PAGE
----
Massachusetts health officials are ordering doctors to immediately report suspected cases of vaping-related illnesses as federal officials plan to propose banning flavors used in e-cigarettes to combat a recent surge in underage vaping.
The Massachusetts Department of Public Health is actively investigating several suspected vaping-related illnesses.
“Vaping is clearly a major problem,” Irwin Buchwald, medical director of respiratory therapy at Lowell General Hospital, said Wednesday after officials confirmed a sixth person in the U.S. died from lung disease tied to vaping.
“Everyone who’s vaping should immediately stop until we learn what exactly is going on,” Buchwald said.
Nationally, 450 possible cases of severe lung disease associated with e-cigarettes or vaping have been reported to the Centers for Disease Control and Prevention.
In Massachusetts, there have been 10 suspected cases of vaping-related illnesses, according to the DPH. None of the cases have been confirmed.
Massachusetts Public Health Commissioner Monica Bharel on Wednesday issued an order that requires doctors to report this emergent condition. Last month, DPH sent a clinical alert to 25,000 Massachusetts health care providers asking them to voluntarily report pulmonary-related disease associated with vaping.
“We are beginning to hear from clinicians about what they are seeing in their practice as a result of the health alert,” Bharel said in a statement. “Today’s action establishes the legal framework for healthcare providers to report cases and suspected cases so that we can get a better sense of the overall burden of disease in Massachusetts.”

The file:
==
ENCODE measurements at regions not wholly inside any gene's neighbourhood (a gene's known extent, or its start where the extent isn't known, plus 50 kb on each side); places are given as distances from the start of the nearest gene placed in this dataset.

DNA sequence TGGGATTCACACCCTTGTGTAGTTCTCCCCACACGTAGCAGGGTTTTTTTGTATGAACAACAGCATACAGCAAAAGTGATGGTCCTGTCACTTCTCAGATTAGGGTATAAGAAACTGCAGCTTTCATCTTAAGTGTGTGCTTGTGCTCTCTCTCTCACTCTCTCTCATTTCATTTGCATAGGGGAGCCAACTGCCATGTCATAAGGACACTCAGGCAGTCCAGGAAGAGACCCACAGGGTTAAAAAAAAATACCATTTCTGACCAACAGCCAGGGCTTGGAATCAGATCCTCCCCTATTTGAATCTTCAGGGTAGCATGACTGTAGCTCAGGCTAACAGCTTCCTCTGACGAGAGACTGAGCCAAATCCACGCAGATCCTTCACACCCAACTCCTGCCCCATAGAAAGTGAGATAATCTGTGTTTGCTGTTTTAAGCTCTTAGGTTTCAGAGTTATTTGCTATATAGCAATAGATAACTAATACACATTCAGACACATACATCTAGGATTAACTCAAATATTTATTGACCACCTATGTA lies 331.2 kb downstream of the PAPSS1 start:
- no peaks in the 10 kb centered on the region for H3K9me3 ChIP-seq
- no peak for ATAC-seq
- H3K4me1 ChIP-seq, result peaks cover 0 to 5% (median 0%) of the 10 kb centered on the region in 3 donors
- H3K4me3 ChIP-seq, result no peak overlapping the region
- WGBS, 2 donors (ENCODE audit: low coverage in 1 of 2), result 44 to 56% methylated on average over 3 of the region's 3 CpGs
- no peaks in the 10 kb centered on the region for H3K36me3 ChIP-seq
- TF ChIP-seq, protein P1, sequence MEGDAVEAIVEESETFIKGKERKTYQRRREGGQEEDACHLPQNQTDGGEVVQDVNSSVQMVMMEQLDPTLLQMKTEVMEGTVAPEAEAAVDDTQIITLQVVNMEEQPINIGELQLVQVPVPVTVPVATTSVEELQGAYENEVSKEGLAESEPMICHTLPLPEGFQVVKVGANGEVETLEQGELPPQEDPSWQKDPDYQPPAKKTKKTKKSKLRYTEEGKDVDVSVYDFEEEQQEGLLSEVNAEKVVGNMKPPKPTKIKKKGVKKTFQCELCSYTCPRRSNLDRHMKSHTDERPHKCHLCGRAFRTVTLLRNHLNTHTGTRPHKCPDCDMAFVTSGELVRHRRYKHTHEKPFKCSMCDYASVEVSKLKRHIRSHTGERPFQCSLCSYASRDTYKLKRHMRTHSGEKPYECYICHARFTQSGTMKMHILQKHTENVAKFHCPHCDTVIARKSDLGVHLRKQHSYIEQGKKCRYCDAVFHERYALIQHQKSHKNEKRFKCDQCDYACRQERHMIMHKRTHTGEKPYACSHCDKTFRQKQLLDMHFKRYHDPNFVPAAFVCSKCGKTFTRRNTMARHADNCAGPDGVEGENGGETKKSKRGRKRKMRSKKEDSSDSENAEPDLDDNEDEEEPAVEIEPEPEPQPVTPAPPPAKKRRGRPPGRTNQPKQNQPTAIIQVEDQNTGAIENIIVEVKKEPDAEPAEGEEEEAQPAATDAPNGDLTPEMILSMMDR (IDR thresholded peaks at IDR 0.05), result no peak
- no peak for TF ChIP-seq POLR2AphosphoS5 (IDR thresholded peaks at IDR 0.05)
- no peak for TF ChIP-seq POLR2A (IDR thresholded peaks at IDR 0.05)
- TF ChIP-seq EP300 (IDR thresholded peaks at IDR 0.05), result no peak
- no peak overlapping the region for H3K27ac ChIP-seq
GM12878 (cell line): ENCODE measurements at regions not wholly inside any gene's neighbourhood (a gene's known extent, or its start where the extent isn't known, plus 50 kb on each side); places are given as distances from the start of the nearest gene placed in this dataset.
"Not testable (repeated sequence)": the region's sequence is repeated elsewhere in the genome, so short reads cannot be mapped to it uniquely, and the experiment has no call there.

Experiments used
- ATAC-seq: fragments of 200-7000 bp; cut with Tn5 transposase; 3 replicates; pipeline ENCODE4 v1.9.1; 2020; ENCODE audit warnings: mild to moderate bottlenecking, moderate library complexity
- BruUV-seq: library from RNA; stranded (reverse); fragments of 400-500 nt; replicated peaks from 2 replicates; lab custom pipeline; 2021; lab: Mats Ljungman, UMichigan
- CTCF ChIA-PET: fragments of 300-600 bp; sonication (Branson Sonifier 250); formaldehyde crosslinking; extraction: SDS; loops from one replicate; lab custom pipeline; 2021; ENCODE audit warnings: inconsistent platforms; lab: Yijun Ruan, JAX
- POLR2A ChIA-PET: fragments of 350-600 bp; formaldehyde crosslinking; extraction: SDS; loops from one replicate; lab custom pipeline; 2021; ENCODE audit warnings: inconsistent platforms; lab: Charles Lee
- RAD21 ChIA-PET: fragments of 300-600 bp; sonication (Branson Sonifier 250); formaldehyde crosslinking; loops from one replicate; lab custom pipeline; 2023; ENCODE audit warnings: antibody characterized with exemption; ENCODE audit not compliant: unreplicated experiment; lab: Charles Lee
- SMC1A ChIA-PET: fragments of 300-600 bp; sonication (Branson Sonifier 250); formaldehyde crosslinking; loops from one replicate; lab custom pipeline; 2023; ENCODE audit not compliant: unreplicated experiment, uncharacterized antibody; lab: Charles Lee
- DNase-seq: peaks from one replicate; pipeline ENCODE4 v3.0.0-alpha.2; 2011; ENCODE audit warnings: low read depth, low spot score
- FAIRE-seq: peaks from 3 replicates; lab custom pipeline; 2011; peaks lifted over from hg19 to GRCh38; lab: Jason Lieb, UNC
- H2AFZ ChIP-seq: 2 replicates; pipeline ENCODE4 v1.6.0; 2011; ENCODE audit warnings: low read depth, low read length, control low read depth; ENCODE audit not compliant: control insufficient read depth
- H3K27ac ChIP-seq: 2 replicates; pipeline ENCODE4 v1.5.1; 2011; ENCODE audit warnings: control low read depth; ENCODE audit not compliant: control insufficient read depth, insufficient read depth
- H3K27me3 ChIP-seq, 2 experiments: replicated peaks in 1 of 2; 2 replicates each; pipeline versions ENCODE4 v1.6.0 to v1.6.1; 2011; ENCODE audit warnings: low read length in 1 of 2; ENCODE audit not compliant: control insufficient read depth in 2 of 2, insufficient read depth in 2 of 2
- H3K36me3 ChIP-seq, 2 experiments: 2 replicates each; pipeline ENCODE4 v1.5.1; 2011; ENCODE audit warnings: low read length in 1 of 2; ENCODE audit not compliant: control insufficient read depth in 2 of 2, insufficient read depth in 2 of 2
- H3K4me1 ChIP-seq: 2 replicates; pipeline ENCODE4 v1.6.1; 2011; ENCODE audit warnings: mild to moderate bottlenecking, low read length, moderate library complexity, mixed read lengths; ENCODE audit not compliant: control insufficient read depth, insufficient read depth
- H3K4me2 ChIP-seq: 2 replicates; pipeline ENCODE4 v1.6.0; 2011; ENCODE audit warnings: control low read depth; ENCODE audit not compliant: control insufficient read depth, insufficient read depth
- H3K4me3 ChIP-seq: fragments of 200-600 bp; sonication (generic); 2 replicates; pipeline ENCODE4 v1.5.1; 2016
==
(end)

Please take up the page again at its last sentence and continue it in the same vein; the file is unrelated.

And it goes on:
Fares Mouchantaf, a pulmonologist at Beverly Hospital, applauded the DPH move, saying, “The hazards of vaping are not entirely understood. We really need to scrutinize vaping and put it under the microscope. We don’t want to repeat the same mistakes from 40 years ago, and try to get ahead of it as much as possible.”
Krishna Reddy, a pulmonologist at Massachusetts General Hospital, also said it’s important for the state to gather more information to find out what’s going on. In the meantime, he urged people to not use vaping products.
And for those who continue to vape in an effort to quit smoking, Reddy said they need to be “vigilant about developing any respiratory symptoms.”
Also on Wednesday, President Trump said his administration will propose banning thousands of flavors used in e-cigarettes to combat a recent surge in underage vaping. Trump said vaping has become such a problem that he wants parents to be aware of what’s happening.
Herald wire services contributed to this report.
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